A series of brutal murders puts the lives of three men on a collision course: The father of the latest victim now out for revenge, a vigilante police detective operating outside the ... See full summary »
A mysterious outsider's quiet life is turned upside down when he returns to his childhood home to carry out an act of vengeance. Proving himself an amateur assassin, he winds up in a brutal fight to protect his estranged family.
Set in a future where a failed climate-change experiment kills all life on the planet except for a lucky few who boarded the Snowpiercer, a train that travels around the globe, where a class system emerges.
There are horror films that make you scream, horror films that make you jump, horror films that make you laugh, horror films that make you wince and horror films that make you sick to your stomach. Then there are horror films that just creep you out. These films leave you with a feeling of uneasiness and a palpable sense of dread. They are the type of films you end up thinking about long after you've seen them and ignite those same creepy feelings all over again. "Borgman" is one such film. This Danish film by director Alex Van Warmerdam creeps you out from the beginning and doesn't let go even after the end.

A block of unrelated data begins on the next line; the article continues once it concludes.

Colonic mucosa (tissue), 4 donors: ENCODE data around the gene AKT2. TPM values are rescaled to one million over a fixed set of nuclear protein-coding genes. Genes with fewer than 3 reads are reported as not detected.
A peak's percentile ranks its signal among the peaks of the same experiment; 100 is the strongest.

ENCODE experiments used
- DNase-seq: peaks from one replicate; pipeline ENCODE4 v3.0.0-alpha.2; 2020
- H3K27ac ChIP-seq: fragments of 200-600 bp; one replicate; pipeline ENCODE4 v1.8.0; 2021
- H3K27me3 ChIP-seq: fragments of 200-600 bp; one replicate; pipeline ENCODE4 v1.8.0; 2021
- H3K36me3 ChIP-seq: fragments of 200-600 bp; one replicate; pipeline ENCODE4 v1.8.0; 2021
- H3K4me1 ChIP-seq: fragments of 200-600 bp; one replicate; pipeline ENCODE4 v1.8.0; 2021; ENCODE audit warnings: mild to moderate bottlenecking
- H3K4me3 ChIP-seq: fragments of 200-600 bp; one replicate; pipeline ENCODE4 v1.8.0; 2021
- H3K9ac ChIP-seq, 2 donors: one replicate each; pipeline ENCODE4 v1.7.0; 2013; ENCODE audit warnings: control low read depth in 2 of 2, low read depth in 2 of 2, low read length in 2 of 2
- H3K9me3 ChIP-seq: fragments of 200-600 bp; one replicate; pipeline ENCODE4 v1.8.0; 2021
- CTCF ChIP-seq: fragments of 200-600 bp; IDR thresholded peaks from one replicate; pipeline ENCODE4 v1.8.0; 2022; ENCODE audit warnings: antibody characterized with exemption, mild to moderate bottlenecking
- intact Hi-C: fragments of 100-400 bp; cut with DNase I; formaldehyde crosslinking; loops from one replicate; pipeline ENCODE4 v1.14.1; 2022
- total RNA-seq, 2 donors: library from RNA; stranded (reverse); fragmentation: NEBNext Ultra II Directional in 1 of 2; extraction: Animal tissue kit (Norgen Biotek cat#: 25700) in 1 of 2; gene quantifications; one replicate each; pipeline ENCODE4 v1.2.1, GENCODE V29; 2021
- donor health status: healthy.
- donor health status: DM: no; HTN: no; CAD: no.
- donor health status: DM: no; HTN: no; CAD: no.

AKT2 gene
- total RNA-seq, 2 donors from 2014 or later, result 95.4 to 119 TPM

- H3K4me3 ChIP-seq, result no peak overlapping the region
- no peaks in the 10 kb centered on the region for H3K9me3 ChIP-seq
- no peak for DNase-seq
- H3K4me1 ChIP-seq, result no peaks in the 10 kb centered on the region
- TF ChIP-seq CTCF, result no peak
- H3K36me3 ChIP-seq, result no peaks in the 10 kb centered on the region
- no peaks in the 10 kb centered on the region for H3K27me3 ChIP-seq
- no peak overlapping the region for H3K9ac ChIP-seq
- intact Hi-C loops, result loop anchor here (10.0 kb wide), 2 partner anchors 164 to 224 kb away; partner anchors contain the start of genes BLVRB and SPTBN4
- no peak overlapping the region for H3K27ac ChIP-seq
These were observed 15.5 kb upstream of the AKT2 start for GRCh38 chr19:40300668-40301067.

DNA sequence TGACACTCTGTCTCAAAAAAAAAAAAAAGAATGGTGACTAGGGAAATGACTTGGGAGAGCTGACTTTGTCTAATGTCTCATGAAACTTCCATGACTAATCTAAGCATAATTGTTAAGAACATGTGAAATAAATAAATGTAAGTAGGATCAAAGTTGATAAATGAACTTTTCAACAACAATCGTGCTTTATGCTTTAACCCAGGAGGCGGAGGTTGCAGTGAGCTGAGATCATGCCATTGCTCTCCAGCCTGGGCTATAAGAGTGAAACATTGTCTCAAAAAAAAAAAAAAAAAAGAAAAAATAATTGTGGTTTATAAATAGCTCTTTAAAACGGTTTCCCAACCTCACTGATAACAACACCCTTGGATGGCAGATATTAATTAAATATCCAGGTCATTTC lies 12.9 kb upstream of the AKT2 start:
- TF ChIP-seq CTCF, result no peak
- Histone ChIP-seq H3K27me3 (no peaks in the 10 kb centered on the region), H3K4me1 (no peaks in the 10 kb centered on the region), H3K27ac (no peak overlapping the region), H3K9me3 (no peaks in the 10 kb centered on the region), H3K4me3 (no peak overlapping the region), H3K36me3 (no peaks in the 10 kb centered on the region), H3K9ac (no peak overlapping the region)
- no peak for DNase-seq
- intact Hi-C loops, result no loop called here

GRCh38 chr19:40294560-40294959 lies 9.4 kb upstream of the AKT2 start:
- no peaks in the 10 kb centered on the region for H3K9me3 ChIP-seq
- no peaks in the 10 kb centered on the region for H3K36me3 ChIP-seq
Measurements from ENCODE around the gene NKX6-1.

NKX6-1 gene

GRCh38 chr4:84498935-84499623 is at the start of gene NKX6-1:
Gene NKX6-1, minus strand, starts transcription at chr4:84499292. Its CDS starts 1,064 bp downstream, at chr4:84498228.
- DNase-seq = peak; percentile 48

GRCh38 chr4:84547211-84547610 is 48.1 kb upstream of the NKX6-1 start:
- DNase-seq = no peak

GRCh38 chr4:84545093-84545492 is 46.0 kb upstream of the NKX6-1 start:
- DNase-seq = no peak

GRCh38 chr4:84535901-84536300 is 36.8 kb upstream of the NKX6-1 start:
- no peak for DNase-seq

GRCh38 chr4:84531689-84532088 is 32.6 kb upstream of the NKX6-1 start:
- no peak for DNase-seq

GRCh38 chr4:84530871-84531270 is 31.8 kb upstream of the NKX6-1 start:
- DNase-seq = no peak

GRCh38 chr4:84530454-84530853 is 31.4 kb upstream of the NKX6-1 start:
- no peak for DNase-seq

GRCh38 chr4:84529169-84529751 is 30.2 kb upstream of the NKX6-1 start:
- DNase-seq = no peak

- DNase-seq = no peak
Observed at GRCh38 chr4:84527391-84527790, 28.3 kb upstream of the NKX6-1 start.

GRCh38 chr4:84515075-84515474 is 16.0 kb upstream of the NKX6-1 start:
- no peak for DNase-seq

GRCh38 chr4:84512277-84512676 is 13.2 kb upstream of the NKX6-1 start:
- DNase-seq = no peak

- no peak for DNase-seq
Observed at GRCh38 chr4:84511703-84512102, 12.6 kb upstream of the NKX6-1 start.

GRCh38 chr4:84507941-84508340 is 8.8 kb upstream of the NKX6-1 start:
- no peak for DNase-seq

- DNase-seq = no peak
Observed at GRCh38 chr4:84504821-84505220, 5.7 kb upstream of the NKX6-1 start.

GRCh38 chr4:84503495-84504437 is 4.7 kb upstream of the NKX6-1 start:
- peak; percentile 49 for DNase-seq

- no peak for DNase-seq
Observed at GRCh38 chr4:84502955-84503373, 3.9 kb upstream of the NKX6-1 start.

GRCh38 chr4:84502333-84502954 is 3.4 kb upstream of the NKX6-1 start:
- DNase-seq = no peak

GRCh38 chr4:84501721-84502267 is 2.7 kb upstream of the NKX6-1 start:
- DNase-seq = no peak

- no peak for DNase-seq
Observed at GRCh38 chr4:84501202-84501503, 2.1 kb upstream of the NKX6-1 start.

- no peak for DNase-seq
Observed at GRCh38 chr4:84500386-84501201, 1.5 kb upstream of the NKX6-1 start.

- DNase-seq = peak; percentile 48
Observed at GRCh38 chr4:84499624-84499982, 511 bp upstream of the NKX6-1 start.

The film opens with a group of town leaders gathering knives, guns, and pitch forks to go after something or someone that has obviously disturbed them greatly. Turns out it's the title-character, who along with several henchman /women, have taken to living in underground compartments. Flushed from their lairs by the inflamed citizenry, they scatter and Borgman (Jan Bijvoet) ends up knocking on the door of a somewhat affluent suburban family. He asks to take a bath. Refused entry to the home and beaten up by the owner (Jeroen Perceval) after Borgman insinuates he knows his wife (Hadewych Minis), the wife takes pity on Borgman and lets him convalesce in a guest house. Slowly, Borgman insinuates himself into her life. He cleans himself up, gets hired on as the new gardener and is soon joined by his compatriots. Together, they insinuate themselves into the lives of the husband, the children, and even their nanny.
What is Borgman's plan? How far is he willing to go to ensure its success? What happened to the old gardener? What is the strange scar that can be seen in the center of Borgman's back and in the same spot on all of his co-horts? What are they doing to the children? Why are they doing what they're doing? Why? Why? WHY?
Warmerdam, who appears in the film as one of Borgman's cronies, leaves you with no answers, just a hell of a lot of questions, compounded by some of the eeriest scenes and unnerving imagery this side of Charles Laughton's "The Night of the Hunter". His "Borgman" is the type of film of film that leads to lengthy post-film discussions and at least one restless night of sleep.
2 of 3 people found this review helpful.
Was this review helpful to you?